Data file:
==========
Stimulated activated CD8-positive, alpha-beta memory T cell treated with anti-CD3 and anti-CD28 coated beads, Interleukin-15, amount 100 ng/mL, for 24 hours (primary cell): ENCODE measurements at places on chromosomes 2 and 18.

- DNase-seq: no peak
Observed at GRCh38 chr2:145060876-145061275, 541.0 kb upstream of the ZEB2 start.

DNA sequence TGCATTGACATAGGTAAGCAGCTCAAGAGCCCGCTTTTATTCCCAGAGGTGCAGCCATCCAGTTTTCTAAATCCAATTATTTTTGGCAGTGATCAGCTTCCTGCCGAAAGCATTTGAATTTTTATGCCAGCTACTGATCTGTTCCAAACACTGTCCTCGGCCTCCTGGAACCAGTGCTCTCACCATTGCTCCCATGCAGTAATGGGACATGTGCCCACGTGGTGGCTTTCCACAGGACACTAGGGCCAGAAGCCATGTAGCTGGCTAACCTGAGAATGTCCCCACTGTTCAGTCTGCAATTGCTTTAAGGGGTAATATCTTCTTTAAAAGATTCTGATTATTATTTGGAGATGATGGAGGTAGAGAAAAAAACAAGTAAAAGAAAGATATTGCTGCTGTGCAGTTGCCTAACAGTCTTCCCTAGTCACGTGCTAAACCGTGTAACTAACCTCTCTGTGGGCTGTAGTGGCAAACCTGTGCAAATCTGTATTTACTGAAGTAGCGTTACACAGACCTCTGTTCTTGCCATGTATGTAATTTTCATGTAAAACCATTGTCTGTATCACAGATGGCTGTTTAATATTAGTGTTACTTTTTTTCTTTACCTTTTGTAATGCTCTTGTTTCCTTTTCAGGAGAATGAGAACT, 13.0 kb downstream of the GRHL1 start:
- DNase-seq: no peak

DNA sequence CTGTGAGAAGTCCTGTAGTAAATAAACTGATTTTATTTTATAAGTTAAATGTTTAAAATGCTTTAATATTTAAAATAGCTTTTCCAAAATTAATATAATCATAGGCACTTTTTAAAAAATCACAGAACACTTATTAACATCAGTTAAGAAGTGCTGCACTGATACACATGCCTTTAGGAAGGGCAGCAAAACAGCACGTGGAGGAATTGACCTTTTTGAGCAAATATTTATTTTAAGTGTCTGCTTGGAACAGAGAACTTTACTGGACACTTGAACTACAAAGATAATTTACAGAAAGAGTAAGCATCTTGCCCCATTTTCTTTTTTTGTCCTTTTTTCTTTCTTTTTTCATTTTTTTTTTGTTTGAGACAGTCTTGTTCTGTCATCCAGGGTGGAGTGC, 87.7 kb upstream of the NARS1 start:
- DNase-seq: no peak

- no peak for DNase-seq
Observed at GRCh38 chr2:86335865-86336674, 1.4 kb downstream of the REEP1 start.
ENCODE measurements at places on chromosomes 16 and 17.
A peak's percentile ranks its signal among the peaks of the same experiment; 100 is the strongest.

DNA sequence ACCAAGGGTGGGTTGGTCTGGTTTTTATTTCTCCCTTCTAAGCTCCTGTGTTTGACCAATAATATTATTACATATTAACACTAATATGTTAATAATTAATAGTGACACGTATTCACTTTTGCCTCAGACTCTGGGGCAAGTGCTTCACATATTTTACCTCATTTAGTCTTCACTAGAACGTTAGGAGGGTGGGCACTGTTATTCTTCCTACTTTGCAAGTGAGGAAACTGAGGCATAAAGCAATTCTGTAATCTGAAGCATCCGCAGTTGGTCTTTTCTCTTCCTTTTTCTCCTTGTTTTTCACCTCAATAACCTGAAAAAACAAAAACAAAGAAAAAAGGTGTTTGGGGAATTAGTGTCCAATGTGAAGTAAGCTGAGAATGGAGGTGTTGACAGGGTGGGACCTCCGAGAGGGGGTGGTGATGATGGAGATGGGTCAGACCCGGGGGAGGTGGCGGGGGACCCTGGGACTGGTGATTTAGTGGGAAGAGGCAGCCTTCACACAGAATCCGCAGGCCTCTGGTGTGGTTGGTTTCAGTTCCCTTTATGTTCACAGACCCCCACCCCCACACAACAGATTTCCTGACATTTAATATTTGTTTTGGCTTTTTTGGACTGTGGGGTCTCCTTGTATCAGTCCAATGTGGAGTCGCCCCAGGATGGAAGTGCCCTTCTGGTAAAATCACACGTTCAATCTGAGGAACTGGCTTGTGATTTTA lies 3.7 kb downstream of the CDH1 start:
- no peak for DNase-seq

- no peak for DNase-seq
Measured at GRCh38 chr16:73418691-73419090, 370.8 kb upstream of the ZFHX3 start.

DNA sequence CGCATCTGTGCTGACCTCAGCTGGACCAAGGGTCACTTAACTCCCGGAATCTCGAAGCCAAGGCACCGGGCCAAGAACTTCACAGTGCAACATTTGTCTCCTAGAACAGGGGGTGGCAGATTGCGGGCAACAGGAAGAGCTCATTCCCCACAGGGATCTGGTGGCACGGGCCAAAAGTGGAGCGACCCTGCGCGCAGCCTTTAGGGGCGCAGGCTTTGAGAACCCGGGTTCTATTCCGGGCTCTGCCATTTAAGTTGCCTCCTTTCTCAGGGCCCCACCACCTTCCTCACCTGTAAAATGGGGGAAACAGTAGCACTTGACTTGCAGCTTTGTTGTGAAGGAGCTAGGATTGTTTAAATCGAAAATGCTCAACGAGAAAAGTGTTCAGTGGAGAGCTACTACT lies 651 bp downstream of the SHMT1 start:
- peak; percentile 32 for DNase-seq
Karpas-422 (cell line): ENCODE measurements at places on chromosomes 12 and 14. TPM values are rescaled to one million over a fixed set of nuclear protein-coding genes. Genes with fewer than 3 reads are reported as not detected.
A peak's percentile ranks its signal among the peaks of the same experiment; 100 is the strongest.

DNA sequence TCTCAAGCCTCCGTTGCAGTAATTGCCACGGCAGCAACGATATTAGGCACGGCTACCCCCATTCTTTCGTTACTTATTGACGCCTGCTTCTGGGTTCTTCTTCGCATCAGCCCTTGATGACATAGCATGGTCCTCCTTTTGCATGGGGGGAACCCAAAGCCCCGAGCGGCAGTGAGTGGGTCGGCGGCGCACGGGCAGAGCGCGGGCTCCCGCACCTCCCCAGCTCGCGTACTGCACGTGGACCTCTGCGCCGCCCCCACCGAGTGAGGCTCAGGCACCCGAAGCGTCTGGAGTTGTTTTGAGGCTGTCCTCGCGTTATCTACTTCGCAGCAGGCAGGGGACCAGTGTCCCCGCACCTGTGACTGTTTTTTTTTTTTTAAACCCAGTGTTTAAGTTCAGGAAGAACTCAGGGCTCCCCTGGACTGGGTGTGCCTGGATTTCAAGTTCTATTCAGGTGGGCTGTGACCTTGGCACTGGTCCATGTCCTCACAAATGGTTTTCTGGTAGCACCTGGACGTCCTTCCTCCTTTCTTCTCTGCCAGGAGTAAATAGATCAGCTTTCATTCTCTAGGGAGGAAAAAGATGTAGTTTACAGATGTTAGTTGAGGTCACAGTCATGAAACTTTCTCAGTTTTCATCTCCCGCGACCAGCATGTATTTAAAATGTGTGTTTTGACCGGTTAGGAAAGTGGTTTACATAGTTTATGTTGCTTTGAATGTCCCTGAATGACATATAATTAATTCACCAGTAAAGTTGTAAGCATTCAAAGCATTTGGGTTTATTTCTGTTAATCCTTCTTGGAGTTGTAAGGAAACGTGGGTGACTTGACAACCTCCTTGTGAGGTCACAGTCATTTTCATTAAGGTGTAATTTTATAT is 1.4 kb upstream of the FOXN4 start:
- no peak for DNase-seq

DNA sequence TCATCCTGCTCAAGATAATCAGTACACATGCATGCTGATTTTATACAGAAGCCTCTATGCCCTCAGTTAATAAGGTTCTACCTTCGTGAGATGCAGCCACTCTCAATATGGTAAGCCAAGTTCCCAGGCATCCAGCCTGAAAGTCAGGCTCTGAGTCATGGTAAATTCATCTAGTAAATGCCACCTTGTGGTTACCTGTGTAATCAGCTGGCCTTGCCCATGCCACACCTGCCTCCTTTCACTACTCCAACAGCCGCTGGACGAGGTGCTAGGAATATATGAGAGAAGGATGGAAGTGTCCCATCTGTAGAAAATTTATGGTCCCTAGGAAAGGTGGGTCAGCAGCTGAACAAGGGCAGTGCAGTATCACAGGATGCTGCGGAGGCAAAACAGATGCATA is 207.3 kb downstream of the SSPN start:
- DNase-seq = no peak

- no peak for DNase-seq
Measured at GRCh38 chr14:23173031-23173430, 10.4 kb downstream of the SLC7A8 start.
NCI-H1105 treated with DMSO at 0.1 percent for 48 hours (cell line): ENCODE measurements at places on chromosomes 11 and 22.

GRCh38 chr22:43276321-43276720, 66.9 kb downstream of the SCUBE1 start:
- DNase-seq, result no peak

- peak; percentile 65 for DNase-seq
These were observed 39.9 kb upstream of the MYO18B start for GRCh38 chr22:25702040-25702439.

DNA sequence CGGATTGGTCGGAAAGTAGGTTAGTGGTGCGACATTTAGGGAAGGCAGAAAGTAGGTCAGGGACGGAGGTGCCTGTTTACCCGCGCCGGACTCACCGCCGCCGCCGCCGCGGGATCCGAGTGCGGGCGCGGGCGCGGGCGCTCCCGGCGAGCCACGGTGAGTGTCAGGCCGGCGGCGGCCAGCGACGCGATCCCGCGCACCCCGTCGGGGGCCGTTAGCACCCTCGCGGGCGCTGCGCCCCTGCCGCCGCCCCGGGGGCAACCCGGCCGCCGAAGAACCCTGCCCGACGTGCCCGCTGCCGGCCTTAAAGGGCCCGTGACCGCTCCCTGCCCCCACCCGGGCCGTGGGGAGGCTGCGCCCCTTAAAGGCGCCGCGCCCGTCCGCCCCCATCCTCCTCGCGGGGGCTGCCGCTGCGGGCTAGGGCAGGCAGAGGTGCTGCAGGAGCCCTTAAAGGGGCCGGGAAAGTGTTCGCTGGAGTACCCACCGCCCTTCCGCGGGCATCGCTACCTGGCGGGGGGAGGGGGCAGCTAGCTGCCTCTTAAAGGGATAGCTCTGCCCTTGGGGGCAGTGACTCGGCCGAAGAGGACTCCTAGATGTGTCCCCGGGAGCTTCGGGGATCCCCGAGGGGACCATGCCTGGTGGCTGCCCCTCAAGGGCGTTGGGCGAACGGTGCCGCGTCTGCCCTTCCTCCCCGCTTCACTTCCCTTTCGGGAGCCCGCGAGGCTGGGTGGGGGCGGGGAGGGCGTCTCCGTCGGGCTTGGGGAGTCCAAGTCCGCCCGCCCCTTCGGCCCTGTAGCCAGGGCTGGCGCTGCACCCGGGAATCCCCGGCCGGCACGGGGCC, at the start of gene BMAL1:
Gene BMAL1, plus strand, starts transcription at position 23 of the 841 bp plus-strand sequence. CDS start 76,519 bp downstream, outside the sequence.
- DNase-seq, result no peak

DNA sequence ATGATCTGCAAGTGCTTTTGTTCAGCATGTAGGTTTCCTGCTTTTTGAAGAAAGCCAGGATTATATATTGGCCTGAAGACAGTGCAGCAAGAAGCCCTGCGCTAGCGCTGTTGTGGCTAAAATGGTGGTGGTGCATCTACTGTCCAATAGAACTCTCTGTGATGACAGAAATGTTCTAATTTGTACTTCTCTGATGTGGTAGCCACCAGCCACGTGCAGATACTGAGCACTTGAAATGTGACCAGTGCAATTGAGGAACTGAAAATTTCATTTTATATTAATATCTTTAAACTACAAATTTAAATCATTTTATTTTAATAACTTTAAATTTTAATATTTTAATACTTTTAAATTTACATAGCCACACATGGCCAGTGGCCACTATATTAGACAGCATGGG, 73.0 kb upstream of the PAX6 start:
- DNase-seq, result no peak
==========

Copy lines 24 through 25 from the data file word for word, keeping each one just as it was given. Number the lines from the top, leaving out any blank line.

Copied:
- no peak for DNase-seq
Measured at GRCh38 chr14:23173031-23173430, 10.4 kb downstream of the SLC7A8 start.